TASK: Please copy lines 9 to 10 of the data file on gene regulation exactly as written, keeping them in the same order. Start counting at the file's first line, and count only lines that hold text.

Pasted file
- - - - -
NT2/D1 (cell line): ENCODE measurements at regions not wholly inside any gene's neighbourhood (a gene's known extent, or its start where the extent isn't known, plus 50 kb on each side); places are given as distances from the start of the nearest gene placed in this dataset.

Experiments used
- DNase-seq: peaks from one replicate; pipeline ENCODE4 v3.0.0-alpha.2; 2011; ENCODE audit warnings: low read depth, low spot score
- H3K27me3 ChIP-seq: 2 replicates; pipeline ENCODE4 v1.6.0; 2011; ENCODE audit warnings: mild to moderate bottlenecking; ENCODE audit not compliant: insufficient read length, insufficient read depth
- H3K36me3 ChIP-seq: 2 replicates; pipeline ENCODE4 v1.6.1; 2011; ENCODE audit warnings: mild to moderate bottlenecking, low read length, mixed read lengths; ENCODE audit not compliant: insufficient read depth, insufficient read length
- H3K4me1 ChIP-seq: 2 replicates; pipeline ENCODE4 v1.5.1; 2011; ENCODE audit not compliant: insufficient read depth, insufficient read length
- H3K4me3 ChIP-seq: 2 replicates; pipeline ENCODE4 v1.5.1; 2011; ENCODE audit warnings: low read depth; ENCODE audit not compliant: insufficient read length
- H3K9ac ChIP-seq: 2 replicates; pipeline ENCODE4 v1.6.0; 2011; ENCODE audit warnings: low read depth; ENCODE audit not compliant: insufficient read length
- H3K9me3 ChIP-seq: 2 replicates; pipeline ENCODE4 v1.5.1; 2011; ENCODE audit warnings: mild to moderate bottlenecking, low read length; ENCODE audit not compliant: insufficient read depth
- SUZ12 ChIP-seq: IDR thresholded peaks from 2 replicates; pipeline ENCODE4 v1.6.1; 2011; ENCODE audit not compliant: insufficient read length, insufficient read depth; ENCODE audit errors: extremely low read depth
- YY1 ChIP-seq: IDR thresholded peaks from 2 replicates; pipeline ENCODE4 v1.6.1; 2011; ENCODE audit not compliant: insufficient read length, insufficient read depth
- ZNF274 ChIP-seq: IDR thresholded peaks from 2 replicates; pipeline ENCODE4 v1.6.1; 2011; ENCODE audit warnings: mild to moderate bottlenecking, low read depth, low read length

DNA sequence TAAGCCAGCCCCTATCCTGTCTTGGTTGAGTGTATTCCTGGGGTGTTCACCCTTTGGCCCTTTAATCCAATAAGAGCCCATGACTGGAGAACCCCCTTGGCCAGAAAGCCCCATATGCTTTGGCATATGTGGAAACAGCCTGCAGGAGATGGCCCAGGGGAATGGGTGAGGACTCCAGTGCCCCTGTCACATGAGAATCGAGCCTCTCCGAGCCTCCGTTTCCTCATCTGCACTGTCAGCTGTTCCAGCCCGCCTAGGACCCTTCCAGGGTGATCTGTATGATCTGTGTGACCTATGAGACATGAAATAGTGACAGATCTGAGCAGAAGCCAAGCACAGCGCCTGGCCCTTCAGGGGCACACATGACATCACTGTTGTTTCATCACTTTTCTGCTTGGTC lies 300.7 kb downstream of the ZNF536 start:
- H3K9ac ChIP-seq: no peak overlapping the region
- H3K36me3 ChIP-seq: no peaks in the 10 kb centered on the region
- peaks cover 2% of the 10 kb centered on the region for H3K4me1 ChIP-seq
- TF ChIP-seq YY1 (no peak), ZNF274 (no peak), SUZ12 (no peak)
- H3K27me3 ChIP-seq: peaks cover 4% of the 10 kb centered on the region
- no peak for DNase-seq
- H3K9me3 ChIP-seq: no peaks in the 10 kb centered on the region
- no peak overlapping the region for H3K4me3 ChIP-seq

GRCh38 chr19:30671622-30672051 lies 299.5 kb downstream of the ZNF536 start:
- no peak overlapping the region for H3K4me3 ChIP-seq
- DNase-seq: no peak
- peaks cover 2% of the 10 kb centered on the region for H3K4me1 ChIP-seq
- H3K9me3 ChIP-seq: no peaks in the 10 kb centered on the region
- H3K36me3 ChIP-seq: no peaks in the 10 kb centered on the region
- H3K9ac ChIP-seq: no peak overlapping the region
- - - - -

- H3K9me3 ChIP-seq: 2 replicates; pipeline ENCODE4 v1.5.1; 2011; ENCODE audit warnings: mild to moderate bottlenecking, low read length; ENCODE audit not compliant: insufficient read depth
- SUZ12 ChIP-seq: IDR thresholded peaks from 2 replicates; pipeline ENCODE4 v1.6.1; 2011; ENCODE audit not compliant: insufficient read length, insufficient read depth; ENCODE audit errors: extremely low read depth